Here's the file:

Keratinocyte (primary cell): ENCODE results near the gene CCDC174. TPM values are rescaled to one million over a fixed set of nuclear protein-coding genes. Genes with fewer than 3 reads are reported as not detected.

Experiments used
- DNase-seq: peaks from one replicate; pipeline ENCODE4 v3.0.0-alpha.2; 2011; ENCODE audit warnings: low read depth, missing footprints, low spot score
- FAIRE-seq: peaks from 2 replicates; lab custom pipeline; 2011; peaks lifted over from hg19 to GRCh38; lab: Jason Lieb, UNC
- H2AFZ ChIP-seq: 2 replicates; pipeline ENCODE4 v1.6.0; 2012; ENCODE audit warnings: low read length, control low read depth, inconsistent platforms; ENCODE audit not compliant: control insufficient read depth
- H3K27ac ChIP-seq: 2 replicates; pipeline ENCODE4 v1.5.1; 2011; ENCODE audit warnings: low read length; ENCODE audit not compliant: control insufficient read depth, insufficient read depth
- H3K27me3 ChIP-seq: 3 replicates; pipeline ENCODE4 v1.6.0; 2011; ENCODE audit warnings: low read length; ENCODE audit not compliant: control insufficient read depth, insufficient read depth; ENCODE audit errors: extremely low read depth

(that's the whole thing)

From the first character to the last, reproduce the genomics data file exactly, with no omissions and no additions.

Keratinocyte (primary cell): ENCODE results near the gene CCDC174. TPM values are rescaled to one million over a fixed set of nuclear protein-coding genes. Genes with fewer than 3 reads are reported as not detected.

Experiments used
- DNase-seq: peaks from one replicate; pipeline ENCODE4 v3.0.0-alpha.2; 2011; ENCODE audit warnings: low read depth, missing footprints, low spot score
- FAIRE-seq: peaks from 2 replicates; lab custom pipeline; 2011; peaks lifted over from hg19 to GRCh38; lab: Jason Lieb, UNC
- H2AFZ ChIP-seq: 2 replicates; pipeline ENCODE4 v1.6.0; 2012; ENCODE audit warnings: low read length, control low read depth, inconsistent platforms; ENCODE audit not compliant: control insufficient read depth
- H3K27ac ChIP-seq: 2 replicates; pipeline ENCODE4 v1.5.1; 2011; ENCODE audit warnings: low read length; ENCODE audit not compliant: control insufficient read depth, insufficient read depth
- H3K27me3 ChIP-seq: 3 replicates; pipeline ENCODE4 v1.6.0; 2011; ENCODE audit warnings: low read length; ENCODE audit not compliant: control insufficient read depth, insufficient read depth; ENCODE audit errors: extremely low read depth